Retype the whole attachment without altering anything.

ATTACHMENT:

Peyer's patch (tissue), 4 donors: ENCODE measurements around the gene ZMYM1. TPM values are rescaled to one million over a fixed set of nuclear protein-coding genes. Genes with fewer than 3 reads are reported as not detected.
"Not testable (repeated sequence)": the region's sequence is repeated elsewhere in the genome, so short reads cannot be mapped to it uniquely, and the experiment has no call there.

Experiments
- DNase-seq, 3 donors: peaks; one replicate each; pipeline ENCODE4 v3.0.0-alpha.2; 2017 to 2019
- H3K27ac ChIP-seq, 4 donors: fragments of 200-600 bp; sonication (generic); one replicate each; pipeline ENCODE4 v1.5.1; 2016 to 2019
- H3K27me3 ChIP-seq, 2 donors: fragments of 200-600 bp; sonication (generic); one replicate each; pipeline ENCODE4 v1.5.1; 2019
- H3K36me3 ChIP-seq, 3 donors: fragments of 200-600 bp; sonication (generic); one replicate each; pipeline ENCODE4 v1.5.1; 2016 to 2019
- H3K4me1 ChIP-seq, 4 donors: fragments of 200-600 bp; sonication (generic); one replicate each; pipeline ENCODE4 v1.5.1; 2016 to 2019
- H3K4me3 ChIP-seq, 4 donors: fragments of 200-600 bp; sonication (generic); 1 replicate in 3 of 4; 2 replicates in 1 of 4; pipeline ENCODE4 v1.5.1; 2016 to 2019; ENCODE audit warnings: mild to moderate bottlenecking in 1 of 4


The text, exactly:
Peyer's patch (tissue), 4 donors: ENCODE measurements around the gene ZMYM1. TPM values are rescaled to one million over a fixed set of nuclear protein-coding genes. Genes with fewer than 3 reads are reported as not detected.
"Not testable (repeated sequence)": the region's sequence is repeated elsewhere in the genome, so short reads cannot be mapped to it uniquely, and the experiment has no call there.

Experiments
- DNase-seq, 3 donors: peaks; one replicate each; pipeline ENCODE4 v3.0.0-alpha.2; 2017 to 2019
- H3K27ac ChIP-seq, 4 donors: fragments of 200-600 bp; sonication (generic); one replicate each; pipeline ENCODE4 v1.5.1; 2016 to 2019
- H3K27me3 ChIP-seq, 2 donors: fragments of 200-600 bp; sonication (generic); one replicate each; pipeline ENCODE4 v1.5.1; 2019
- H3K36me3 ChIP-seq, 3 donors: fragments of 200-600 bp; sonication (generic); one replicate each; pipeline ENCODE4 v1.5.1; 2016 to 2019
- H3K4me1 ChIP-seq, 4 donors: fragments of 200-600 bp; sonication (generic); one replicate each; pipeline ENCODE4 v1.5.1; 2016 to 2019
- H3K4me3 ChIP-seq, 4 donors: fragments of 200-600 bp; sonication (generic); 1 replicate in 3 of 4; 2 replicates in 1 of 4; pipeline ENCODE4 v1.5.1; 2016 to 2019; ENCODE audit warnings: mild to moderate bottlenecking in 1 of 4